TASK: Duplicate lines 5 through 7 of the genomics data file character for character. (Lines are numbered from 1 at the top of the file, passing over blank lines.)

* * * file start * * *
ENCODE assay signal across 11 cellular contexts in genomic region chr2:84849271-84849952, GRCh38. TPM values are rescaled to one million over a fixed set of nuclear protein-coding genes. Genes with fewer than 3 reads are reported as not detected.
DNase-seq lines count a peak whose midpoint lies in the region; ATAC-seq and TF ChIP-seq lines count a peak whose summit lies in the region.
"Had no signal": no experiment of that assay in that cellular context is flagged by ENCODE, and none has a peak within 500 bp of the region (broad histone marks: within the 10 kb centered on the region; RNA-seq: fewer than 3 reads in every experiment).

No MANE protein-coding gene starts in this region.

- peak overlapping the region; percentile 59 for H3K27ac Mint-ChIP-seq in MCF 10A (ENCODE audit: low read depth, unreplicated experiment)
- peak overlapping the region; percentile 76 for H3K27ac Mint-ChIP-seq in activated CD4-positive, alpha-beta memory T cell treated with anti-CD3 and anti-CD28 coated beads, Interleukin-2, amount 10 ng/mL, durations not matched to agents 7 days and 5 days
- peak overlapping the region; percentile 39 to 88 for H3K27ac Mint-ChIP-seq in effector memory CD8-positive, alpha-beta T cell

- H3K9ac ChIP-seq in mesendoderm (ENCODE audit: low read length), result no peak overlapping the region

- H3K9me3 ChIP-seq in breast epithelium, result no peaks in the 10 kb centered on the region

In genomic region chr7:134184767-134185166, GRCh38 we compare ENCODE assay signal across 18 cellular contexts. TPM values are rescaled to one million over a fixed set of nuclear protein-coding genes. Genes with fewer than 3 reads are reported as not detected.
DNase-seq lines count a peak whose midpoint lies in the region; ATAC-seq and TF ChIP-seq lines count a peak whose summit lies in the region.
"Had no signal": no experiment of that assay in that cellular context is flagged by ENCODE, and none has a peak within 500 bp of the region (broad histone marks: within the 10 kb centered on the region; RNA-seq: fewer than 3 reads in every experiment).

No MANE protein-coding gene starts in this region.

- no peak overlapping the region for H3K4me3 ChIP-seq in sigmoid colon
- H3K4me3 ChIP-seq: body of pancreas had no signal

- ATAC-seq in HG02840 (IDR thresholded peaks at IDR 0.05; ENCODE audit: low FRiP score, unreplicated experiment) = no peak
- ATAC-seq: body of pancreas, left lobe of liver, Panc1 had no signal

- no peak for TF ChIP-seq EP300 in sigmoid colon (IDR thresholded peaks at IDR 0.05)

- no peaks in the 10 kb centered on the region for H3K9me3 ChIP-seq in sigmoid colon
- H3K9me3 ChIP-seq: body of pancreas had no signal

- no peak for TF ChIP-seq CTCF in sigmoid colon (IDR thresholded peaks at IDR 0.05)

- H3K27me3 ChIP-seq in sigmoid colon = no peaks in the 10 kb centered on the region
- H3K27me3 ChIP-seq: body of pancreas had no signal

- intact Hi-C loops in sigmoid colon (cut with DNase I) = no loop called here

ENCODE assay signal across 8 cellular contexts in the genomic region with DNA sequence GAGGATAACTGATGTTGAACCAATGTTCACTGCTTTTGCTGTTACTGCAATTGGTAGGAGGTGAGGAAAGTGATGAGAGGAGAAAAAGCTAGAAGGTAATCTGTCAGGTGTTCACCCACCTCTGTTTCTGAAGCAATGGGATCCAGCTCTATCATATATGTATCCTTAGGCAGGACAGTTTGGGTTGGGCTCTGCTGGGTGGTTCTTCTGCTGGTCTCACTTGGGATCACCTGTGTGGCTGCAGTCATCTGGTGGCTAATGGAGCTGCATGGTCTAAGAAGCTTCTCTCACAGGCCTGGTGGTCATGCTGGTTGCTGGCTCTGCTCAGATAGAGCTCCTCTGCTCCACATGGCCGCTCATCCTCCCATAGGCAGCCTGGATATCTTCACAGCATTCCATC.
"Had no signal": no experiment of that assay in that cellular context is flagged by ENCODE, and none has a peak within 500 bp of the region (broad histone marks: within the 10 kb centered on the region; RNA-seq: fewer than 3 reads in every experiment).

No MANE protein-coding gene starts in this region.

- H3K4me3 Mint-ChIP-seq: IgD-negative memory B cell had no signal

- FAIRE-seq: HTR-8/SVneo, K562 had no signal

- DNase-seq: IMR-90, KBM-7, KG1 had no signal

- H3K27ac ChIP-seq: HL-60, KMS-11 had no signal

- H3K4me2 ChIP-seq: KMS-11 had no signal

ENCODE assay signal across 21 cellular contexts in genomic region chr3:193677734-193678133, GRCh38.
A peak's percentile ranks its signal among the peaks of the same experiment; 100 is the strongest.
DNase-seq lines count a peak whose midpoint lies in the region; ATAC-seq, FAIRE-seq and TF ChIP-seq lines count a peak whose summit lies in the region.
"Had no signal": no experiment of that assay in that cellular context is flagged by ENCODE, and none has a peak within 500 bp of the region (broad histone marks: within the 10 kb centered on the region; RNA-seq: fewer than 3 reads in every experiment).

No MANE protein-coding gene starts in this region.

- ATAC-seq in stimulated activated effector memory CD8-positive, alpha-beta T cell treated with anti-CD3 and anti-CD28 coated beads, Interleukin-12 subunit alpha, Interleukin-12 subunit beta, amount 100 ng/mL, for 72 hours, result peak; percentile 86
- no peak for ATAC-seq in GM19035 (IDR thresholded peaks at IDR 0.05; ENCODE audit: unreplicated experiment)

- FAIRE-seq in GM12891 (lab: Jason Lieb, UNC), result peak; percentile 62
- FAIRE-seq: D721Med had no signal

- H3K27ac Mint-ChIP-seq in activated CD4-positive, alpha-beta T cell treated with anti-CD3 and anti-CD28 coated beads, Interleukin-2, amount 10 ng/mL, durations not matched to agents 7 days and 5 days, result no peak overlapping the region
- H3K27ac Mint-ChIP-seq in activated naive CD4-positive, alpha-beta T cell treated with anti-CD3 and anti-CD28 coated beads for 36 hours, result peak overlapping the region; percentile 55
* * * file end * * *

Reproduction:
- peak overlapping the region; percentile 59 for H3K27ac Mint-ChIP-seq in MCF 10A (ENCODE audit: low read depth, unreplicated experiment)
- peak overlapping the region; percentile 76 for H3K27ac Mint-ChIP-seq in activated CD4-positive, alpha-beta memory T cell treated with anti-CD3 and anti-CD28 coated beads, Interleukin-2, amount 10 ng/mL, durations not matched to agents 7 days and 5 days
- peak overlapping the region; percentile 39 to 88 for H3K27ac Mint-ChIP-seq in effector memory CD8-positive, alpha-beta T cell